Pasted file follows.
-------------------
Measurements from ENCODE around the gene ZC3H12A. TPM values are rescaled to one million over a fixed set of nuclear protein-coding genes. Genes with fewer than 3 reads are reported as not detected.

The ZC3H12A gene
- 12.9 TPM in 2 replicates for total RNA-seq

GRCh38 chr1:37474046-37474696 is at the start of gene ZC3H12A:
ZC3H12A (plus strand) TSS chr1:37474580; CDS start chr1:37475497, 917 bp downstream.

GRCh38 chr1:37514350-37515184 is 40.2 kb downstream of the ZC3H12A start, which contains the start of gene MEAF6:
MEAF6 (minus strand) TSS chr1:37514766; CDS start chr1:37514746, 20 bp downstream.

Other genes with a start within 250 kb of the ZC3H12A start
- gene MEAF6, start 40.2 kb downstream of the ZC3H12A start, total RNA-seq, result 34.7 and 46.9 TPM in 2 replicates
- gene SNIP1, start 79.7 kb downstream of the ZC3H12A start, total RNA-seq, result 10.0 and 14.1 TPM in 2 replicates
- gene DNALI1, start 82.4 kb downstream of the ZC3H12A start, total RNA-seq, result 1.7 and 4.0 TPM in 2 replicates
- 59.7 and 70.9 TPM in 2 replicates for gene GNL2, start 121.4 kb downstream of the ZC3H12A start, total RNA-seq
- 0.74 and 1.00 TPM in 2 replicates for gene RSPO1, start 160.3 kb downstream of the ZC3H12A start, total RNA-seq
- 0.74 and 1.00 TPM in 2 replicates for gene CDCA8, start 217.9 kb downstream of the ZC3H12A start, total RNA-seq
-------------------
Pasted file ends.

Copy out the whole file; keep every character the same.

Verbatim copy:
Measurements from ENCODE around the gene ZC3H12A. TPM values are rescaled to one million over a fixed set of nuclear protein-coding genes. Genes with fewer than 3 reads are reported as not detected.

The ZC3H12A gene
- 12.9 TPM in 2 replicates for total RNA-seq

GRCh38 chr1:37474046-37474696 is at the start of gene ZC3H12A:
ZC3H12A (plus strand) TSS chr1:37474580; CDS start chr1:37475497, 917 bp downstream.

GRCh38 chr1:37514350-37515184 is 40.2 kb downstream of the ZC3H12A start, which contains the start of gene MEAF6:
MEAF6 (minus strand) TSS chr1:37514766; CDS start chr1:37514746, 20 bp downstream.

Other genes with a start within 250 kb of the ZC3H12A start
- gene MEAF6, start 40.2 kb downstream of the ZC3H12A start, total RNA-seq, result 34.7 and 46.9 TPM in 2 replicates
- gene SNIP1, start 79.7 kb downstream of the ZC3H12A start, total RNA-seq, result 10.0 and 14.1 TPM in 2 replicates
- gene DNALI1, start 82.4 kb downstream of the ZC3H12A start, total RNA-seq, result 1.7 and 4.0 TPM in 2 replicates
- 59.7 and 70.9 TPM in 2 replicates for gene GNL2, start 121.4 kb downstream of the ZC3H12A start, total RNA-seq
- 0.74 and 1.00 TPM in 2 replicates for gene RSPO1, start 160.3 kb downstream of the ZC3H12A start, total RNA-seq
- 0.74 and 1.00 TPM in 2 replicates for gene CDCA8, start 217.9 kb downstream of the ZC3H12A start, total RNA-seq